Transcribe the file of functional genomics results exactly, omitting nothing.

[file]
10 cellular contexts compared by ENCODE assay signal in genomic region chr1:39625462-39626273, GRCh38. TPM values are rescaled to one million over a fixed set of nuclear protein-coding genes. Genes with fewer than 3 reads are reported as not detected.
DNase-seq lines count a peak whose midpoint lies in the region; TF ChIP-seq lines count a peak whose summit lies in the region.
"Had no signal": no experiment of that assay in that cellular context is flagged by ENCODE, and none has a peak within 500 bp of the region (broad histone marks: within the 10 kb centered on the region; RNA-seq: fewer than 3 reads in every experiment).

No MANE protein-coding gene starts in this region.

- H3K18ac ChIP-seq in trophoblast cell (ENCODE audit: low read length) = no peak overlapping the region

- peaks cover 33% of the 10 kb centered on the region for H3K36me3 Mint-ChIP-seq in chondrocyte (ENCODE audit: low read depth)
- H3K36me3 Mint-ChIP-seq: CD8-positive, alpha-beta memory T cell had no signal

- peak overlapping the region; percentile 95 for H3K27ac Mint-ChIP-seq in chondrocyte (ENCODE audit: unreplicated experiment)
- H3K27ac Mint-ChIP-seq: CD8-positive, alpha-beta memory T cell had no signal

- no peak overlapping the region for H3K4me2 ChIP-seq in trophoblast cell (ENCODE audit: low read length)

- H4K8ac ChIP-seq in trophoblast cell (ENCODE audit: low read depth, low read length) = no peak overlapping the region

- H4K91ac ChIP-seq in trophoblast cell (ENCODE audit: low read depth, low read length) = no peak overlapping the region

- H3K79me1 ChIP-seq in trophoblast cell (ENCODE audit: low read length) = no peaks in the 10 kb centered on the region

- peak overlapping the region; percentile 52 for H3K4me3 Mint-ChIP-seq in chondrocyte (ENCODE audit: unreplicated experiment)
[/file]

10 cellular contexts compared by ENCODE assay signal in genomic region chr1:39625462-39626273, GRCh38. TPM values are rescaled to one million over a fixed set of nuclear protein-coding genes. Genes with fewer than 3 reads are reported as not detected.
DNase-seq lines count a peak whose midpoint lies in the region; TF ChIP-seq lines count a peak whose summit lies in the region.
"Had no signal": no experiment of that assay in that cellular context is flagged by ENCODE, and none has a peak within 500 bp of the region (broad histone marks: within the 10 kb centered on the region; RNA-seq: fewer than 3 reads in every experiment).

No MANE protein-coding gene starts in this region.

- H3K18ac ChIP-seq in trophoblast cell (ENCODE audit: low read length) = no peak overlapping the region

- peaks cover 33% of the 10 kb centered on the region for H3K36me3 Mint-ChIP-seq in chondrocyte (ENCODE audit: low read depth)
- H3K36me3 Mint-ChIP-seq: CD8-positive, alpha-beta memory T cell had no signal

- peak overlapping the region; percentile 95 for H3K27ac Mint-ChIP-seq in chondrocyte (ENCODE audit: unreplicated experiment)
- H3K27ac Mint-ChIP-seq: CD8-positive, alpha-beta memory T cell had no signal

- no peak overlapping the region for H3K4me2 ChIP-seq in trophoblast cell (ENCODE audit: low read length)

- H4K8ac ChIP-seq in trophoblast cell (ENCODE audit: low read depth, low read length) = no peak overlapping the region

- H4K91ac ChIP-seq in trophoblast cell (ENCODE audit: low read depth, low read length) = no peak overlapping the region

- H3K79me1 ChIP-seq in trophoblast cell (ENCODE audit: low read length) = no peaks in the 10 kb centered on the region

- peak overlapping the region; percentile 52 for H3K4me3 Mint-ChIP-seq in chondrocyte (ENCODE audit: unreplicated experiment)